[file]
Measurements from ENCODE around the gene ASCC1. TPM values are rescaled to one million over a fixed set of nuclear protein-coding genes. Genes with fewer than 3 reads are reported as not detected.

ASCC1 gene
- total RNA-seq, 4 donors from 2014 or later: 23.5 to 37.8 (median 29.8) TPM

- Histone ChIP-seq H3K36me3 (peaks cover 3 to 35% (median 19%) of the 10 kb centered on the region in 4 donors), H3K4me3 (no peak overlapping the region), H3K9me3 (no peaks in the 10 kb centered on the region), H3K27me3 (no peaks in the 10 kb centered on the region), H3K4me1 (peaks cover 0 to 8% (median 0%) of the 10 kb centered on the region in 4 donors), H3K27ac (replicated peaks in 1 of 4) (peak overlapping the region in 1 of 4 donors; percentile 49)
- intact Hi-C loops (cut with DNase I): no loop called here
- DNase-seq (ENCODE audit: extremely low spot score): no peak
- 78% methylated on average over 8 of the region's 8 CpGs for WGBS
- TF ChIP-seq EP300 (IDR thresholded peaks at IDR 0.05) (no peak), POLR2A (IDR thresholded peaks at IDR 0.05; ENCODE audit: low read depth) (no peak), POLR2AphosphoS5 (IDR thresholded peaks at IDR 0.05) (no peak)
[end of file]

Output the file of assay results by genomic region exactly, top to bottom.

Measurements from ENCODE around the gene ASCC1. TPM values are rescaled to one million over a fixed set of nuclear protein-coding genes. Genes with fewer than 3 reads are reported as not detected.

ASCC1 gene
- total RNA-seq, 4 donors from 2014 or later: 23.5 to 37.8 (median 29.8) TPM

- Histone ChIP-seq H3K36me3 (peaks cover 3 to 35% (median 19%) of the 10 kb centered on the region in 4 donors), H3K4me3 (no peak overlapping the region), H3K9me3 (no peaks in the 10 kb centered on the region), H3K27me3 (no peaks in the 10 kb centered on the region), H3K4me1 (peaks cover 0 to 8% (median 0%) of the 10 kb centered on the region in 4 donors), H3K27ac (replicated peaks in 1 of 4) (peak overlapping the region in 1 of 4 donors; percentile 49)
- intact Hi-C loops (cut with DNase I): no loop called here
- DNase-seq (ENCODE audit: extremely low spot score): no peak
- 78% methylated on average over 8 of the region's 8 CpGs for WGBS
- TF ChIP-seq EP300 (IDR thresholded peaks at IDR 0.05) (no peak), POLR2A (IDR thresholded peaks at IDR 0.05; ENCODE audit: low read depth) (no peak), POLR2AphosphoS5 (IDR thresholded peaks at IDR 0.05) (no peak)